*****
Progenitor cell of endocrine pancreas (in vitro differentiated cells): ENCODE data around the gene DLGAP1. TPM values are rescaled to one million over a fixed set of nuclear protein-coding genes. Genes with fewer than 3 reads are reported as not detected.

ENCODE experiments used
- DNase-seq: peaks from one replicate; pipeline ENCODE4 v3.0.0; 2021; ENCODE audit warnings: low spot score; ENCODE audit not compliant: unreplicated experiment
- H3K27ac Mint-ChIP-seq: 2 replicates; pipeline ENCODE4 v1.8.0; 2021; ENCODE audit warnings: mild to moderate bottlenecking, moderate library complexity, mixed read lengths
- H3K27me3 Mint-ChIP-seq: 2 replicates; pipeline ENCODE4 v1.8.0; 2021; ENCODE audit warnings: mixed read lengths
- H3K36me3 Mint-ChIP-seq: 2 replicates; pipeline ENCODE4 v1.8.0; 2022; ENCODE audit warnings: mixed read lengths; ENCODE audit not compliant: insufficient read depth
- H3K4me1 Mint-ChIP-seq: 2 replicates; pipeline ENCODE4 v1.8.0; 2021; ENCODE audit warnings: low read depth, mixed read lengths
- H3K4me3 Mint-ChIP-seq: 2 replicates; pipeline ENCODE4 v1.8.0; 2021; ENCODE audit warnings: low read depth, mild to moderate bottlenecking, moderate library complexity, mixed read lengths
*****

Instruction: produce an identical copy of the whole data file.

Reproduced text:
Progenitor cell of endocrine pancreas (in vitro differentiated cells): ENCODE data around the gene DLGAP1. TPM values are rescaled to one million over a fixed set of nuclear protein-coding genes. Genes with fewer than 3 reads are reported as not detected.

ENCODE experiments used
- DNase-seq: peaks from one replicate; pipeline ENCODE4 v3.0.0; 2021; ENCODE audit warnings: low spot score; ENCODE audit not compliant: unreplicated experiment
- H3K27ac Mint-ChIP-seq: 2 replicates; pipeline ENCODE4 v1.8.0; 2021; ENCODE audit warnings: mild to moderate bottlenecking, moderate library complexity, mixed read lengths
- H3K27me3 Mint-ChIP-seq: 2 replicates; pipeline ENCODE4 v1.8.0; 2021; ENCODE audit warnings: mixed read lengths
- H3K36me3 Mint-ChIP-seq: 2 replicates; pipeline ENCODE4 v1.8.0; 2022; ENCODE audit warnings: mixed read lengths; ENCODE audit not compliant: insufficient read depth
- H3K4me1 Mint-ChIP-seq: 2 replicates; pipeline ENCODE4 v1.8.0; 2021; ENCODE audit warnings: low read depth, mixed read lengths
- H3K4me3 Mint-ChIP-seq: 2 replicates; pipeline ENCODE4 v1.8.0; 2021; ENCODE audit warnings: low read depth, mild to moderate bottlenecking, moderate library complexity, mixed read lengths